As Mohan described, “One needs to brand in terms of their scientific rigor.” For Oncobiologics, scientific rigor means emphasizing it employs scientists with experience working in Big Biotech. In addition, because of the great need for patient and physician education on the science behind biologics and biosimilars, the company has joined forces with Premier Health, a healthcare company uniting approximately 3,750 U.S. hospitals and 130,000 other providers. “This partnership will enable us to talk to doctors about biosimilars to give them a level of familiarity and comfort with them,” Mohan explained. Such collaborations could also enable marketing advantages, such as private pharmacy labels, for the company in the future.

Even though its adalimumab candidate is not yet on the market, Oncobiologics has plans to begin its educational strategy. The company will present data from the Phase 1, and eventually the Phase 3 data, in order to start making physicians more comfortable with that data. Mohan said, “The goal is to work toward establishing a common understanding about the science behind our biosimilars before our product is on the market.”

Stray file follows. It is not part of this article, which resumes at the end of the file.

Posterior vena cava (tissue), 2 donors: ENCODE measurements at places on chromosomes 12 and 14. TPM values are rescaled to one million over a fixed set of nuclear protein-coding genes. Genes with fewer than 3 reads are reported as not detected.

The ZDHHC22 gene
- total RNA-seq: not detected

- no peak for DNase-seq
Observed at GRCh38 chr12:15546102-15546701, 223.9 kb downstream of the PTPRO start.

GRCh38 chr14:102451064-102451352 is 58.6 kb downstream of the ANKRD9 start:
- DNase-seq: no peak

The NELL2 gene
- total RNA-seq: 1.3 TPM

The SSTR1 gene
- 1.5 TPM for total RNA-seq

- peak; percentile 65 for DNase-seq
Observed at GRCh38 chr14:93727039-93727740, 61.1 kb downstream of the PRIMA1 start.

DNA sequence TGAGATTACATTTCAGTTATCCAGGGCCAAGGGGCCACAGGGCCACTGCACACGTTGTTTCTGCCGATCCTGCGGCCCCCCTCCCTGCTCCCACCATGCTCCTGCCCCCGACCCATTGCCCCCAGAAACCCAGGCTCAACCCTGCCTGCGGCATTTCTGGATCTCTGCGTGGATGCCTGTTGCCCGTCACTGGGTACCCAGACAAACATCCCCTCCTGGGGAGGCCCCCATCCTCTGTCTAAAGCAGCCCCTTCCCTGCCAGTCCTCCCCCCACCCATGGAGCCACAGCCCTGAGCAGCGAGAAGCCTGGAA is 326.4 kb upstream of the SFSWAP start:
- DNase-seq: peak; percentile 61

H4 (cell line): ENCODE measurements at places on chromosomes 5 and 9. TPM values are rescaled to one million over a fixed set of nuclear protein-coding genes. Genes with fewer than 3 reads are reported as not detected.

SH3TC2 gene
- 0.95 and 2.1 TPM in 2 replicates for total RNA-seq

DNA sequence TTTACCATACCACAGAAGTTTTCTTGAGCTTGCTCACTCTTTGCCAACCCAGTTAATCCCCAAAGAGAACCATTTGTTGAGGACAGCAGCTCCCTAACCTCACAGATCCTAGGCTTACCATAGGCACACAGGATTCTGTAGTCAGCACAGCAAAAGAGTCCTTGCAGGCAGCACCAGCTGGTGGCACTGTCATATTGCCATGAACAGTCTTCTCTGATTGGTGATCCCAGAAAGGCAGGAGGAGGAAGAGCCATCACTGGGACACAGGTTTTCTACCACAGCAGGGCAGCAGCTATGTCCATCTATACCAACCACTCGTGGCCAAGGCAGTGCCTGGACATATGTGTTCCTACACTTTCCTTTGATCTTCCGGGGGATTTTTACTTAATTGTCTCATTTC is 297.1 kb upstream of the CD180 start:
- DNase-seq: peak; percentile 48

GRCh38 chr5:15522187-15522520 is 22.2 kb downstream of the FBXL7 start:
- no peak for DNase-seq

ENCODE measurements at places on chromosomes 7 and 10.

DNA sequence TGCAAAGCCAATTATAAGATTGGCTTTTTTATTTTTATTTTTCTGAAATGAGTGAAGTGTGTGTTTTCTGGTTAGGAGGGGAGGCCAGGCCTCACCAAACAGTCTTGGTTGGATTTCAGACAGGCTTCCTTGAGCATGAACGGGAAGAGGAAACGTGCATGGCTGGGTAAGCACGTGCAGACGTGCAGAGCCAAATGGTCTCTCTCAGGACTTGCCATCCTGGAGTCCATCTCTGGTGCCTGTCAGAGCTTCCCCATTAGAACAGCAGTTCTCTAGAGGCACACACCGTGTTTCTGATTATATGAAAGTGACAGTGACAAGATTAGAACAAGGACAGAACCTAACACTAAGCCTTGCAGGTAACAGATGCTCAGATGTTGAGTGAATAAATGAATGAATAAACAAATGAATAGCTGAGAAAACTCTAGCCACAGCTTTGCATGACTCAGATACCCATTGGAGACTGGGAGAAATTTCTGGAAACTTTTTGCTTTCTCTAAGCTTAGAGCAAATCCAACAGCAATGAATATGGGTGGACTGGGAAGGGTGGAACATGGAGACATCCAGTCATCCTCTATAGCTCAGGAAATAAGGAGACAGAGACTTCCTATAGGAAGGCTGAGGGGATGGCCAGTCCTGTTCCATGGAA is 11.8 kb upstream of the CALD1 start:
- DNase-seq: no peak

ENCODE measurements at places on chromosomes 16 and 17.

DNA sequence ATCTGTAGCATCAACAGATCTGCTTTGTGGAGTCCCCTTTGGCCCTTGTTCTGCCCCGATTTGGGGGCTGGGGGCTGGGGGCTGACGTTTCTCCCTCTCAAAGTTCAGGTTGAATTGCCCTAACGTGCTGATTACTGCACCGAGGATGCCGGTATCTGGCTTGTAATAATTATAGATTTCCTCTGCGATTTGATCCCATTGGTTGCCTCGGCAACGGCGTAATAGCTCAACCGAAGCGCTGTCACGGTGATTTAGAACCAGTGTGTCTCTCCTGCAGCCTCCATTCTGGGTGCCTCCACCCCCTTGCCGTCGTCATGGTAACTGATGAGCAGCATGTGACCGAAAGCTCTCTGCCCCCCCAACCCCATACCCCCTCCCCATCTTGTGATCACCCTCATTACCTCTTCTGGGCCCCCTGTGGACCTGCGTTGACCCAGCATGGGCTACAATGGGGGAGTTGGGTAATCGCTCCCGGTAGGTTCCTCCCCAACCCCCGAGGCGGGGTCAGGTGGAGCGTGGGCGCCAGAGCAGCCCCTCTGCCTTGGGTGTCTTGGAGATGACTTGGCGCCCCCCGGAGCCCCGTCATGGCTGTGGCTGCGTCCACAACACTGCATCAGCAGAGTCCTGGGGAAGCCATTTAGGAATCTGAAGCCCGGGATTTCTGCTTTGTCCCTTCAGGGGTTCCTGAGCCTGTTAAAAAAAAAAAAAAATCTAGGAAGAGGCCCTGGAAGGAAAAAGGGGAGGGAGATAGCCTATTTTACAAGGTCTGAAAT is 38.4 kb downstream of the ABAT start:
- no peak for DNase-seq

What Should We Expect From Interchangeability?

Mohan believes interchangeability will be the driving force behind biosimilar uptake. Once the FDA guidance is released, there will be no stopping companies — both small and large — from seeking the designation. After all, this designation promises access to a greater portion of the market and quicker erosion of the innovator’s market share. “You can more easily convert existing biologics patients to a biosimilar once it has been declared interchangeable by the FDA and boasts a higher discount,” Mohan explained. “If the discount is small and it’s not interchangeable, you’re more likely to get only new patients coming into the disease area.”

However, it is yet to be determined if interchangeability designations will be common, or even accepted, across all classes of treatment. For instance, when it comes to drugs that are used over long periods of time, such as Humira, interchangeability could significantly cut down on long-term treatment costs. On the other hand, drugs in the oncology space, such as Herceptin and Avastin, may only be taken for six months to a year. “Interchangeability may be less desirable in oncology, because switching in the middle of a three-month treatment may be less convenient, especially when it comes to life-saving drugs,” Mohan offered.